**Written by Doug Powers
Add two states to the Obamacare waiver denial list that already includes Delaware and N. Dakota. Hey, not everybody can with the Lucky Lottery.
From The Hill:
The decision could rekindle the controversy over the waiver process, as the two states that were turned down, Indiana and Louisiana, have Republican governors. GOP leaders at the state level have been extremely critical of the healthcare law and the requirements that it imposes on states.
The Department of Health and Human Services said Indiana and Louisiana do not need an adjustment from the health law’s medical loss ratio. That provision requires insurers to spend at least 80 percent of premiums on medical care or offer rebates to their customers starting next year.
Don’t assume too quickly that “GOP guvs = no state waiver,” because Nevada, Wisconsin, Maine and Iowa have gotten waivers, and they have GOP Governors. It’s possible the administration’s goal with these state waivers isn’t to punish or not punish political opponents as much as attempting to avoid making the economy even worse too soon — after all, there’s an election just around the corner. As a result, they’ll approve some waivers and deny just enough to avoid making it a de facto blanket admission that Obamacare is a horrible idea, especially with the Supreme Court readying to hear the case.
The real red flag isn’t who was denied or approved, but that states are clamoring for waivers at all from something that purportedly will improve the quality of everyone’s life. If it’s this painful on the front end, what’s it going to be like at the back end? Probably like most back ends.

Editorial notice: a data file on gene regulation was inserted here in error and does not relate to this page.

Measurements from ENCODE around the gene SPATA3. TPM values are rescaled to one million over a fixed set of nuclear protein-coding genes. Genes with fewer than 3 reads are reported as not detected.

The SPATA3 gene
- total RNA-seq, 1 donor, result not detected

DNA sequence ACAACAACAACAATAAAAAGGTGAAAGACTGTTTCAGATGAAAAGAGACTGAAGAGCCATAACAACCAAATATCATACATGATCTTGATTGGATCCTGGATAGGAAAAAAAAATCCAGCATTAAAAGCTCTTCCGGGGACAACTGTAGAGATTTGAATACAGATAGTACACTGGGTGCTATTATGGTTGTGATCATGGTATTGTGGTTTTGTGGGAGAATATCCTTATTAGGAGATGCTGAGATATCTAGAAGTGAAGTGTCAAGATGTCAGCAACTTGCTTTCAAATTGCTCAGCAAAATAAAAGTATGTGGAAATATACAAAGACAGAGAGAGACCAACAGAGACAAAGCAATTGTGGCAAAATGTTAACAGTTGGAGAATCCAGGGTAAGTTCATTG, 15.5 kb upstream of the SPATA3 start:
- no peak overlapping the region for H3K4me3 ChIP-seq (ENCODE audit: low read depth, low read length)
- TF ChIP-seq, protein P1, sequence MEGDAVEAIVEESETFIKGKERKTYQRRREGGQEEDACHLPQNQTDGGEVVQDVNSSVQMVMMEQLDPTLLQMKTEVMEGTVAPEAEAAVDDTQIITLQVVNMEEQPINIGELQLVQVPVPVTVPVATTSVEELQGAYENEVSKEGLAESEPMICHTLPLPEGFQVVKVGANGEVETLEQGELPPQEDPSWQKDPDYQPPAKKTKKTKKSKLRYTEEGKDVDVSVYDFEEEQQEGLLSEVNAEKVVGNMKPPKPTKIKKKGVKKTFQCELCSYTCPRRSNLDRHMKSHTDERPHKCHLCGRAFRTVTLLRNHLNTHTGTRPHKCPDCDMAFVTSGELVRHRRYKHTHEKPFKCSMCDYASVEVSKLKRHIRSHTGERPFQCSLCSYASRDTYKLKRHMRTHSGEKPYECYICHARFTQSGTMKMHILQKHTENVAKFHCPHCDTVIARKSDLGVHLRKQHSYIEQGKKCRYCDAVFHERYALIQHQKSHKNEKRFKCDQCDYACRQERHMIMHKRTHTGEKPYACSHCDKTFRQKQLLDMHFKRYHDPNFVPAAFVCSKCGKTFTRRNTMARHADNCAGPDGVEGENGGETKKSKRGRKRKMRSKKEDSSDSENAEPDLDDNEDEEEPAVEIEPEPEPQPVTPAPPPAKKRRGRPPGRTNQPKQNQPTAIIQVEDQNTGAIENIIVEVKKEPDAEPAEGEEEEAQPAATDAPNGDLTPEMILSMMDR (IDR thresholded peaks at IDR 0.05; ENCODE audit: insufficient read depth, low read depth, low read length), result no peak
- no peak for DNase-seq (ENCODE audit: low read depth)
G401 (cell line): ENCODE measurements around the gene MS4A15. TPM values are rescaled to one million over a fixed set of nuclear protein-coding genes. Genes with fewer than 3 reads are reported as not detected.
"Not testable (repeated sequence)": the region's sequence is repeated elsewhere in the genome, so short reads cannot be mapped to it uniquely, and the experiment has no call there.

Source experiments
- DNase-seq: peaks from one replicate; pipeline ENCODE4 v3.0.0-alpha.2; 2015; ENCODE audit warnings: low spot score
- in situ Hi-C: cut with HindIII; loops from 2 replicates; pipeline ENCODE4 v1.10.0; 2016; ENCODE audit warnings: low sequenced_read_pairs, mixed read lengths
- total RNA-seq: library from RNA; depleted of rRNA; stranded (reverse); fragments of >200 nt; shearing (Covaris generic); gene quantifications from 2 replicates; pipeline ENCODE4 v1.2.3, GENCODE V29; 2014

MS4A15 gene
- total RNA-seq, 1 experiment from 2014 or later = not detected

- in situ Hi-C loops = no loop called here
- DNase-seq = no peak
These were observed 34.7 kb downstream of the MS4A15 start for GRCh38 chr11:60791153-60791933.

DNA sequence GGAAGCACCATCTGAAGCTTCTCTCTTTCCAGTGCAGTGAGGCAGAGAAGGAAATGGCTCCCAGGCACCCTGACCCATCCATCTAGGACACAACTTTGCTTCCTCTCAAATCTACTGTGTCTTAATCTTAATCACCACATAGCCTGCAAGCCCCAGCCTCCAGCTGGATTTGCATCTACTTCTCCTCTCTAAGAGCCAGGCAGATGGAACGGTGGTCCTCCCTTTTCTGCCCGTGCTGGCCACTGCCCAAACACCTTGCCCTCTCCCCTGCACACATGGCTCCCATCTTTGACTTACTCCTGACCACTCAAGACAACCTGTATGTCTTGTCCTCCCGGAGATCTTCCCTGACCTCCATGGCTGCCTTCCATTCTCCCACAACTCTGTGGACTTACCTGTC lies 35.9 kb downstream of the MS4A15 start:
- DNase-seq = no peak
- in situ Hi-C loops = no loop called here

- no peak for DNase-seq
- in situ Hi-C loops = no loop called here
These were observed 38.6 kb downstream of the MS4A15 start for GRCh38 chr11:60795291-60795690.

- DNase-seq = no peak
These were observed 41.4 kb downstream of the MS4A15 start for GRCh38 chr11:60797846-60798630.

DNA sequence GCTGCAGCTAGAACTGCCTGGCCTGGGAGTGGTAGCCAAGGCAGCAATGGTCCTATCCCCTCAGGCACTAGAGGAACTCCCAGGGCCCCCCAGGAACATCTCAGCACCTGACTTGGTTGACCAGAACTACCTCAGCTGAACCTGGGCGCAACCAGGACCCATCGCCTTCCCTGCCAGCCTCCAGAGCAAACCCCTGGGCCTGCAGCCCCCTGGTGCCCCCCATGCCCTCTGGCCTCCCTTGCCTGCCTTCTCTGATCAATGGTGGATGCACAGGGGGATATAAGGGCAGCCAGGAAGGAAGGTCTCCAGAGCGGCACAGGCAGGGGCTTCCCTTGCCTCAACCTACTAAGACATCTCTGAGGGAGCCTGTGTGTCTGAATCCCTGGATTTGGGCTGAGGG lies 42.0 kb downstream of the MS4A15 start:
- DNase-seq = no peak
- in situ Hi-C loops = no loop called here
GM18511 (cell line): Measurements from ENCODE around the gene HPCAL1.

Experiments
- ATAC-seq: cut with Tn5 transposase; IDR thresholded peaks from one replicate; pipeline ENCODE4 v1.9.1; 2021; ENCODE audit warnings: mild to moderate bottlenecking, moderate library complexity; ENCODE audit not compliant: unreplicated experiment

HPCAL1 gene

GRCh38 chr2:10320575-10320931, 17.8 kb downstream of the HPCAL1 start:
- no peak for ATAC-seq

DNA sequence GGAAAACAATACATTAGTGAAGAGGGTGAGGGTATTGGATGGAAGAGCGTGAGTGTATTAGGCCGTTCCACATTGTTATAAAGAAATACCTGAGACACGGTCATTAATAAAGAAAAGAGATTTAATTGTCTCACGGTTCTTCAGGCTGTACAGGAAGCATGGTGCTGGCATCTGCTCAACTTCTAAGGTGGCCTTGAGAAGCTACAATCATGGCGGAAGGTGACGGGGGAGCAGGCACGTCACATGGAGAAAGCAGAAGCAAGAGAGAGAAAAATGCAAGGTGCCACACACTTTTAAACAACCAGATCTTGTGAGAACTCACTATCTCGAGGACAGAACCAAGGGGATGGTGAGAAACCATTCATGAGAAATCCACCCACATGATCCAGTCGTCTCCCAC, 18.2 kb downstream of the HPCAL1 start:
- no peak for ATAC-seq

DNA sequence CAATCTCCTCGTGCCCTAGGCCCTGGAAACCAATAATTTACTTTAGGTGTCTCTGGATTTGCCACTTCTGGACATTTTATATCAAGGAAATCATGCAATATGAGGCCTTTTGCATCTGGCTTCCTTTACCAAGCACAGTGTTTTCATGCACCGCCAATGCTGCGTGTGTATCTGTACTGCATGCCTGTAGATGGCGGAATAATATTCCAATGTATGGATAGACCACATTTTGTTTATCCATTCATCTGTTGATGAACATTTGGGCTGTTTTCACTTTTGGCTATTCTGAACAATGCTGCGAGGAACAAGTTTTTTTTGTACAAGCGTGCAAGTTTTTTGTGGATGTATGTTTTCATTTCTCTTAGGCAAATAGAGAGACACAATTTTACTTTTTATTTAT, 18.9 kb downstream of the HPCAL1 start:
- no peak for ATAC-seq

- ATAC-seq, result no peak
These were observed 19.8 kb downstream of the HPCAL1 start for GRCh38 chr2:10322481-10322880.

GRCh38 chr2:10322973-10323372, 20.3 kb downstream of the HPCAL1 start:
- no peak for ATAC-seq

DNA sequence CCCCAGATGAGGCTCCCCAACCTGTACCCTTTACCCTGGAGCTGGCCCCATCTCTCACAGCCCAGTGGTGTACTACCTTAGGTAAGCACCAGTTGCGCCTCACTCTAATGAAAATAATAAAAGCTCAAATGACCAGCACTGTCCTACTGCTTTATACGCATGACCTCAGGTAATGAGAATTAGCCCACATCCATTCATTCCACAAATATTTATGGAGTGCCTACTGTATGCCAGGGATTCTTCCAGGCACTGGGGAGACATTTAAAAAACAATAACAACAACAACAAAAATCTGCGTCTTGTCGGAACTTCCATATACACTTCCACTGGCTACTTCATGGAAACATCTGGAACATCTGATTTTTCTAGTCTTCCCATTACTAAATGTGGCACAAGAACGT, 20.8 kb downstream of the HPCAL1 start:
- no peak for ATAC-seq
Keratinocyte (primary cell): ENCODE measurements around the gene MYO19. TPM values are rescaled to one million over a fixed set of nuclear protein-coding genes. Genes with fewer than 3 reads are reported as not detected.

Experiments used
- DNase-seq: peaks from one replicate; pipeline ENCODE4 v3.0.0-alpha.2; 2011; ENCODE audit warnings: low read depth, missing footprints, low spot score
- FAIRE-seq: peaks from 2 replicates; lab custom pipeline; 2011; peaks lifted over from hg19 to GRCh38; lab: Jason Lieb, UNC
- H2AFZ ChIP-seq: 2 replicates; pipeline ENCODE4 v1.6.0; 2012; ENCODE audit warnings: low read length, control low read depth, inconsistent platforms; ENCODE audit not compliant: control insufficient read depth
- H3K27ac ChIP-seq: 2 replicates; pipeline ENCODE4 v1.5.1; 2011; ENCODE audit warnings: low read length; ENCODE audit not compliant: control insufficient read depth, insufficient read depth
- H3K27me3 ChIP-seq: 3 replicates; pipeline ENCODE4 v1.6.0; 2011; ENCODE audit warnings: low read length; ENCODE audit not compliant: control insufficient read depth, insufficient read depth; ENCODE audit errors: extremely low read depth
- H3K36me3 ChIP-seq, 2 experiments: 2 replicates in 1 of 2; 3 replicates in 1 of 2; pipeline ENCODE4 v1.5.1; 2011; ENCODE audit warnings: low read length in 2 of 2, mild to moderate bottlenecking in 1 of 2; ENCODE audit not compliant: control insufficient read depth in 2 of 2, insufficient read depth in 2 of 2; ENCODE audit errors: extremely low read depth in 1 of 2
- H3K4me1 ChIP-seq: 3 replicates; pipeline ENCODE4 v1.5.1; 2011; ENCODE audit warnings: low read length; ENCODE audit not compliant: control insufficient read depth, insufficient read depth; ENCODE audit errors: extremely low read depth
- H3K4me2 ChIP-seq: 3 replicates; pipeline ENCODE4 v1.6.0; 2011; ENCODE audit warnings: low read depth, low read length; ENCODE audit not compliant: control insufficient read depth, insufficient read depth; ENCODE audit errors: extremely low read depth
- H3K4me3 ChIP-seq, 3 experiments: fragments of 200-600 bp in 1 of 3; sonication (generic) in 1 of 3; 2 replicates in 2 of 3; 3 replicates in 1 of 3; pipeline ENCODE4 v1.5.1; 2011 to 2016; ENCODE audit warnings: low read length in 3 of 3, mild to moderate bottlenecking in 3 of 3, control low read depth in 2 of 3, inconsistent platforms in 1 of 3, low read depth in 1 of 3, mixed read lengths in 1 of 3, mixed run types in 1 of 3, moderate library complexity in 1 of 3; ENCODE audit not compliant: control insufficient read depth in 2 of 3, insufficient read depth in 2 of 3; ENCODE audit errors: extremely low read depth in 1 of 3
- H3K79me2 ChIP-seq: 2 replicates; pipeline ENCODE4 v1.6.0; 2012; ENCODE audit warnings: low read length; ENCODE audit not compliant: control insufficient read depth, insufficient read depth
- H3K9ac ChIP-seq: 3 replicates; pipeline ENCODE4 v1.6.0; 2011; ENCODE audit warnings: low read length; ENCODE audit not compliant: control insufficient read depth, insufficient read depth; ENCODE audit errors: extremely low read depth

The wording in some of the waiver discussions is even disturbing:
Consumer Watchdog wrote in public comments urging HHS Secretary Kathleen Sebelius to reject the application. “As the MLR regulations make clear, there must be a credible threat to the stability of the individual marketplace in order to grant a waiver. Indiana has demonstrated no such threat.”
When it sounds like there’s a fine line between implementing an “affordable” health insurance law and deciphering chatter preceding an economic terrorist attack, something’s not going to end well.
In a related story, a remote corner of the Pacific just got to be a more attractive place to do business:
Guam had also applied for a waiver, but HHS determined the U.S. territory’s insurers were so small they don’t have to comply with the new rules.
Or so small there’s not enough power and money there to waste time trying to control… yet.
**Written by Doug Powers
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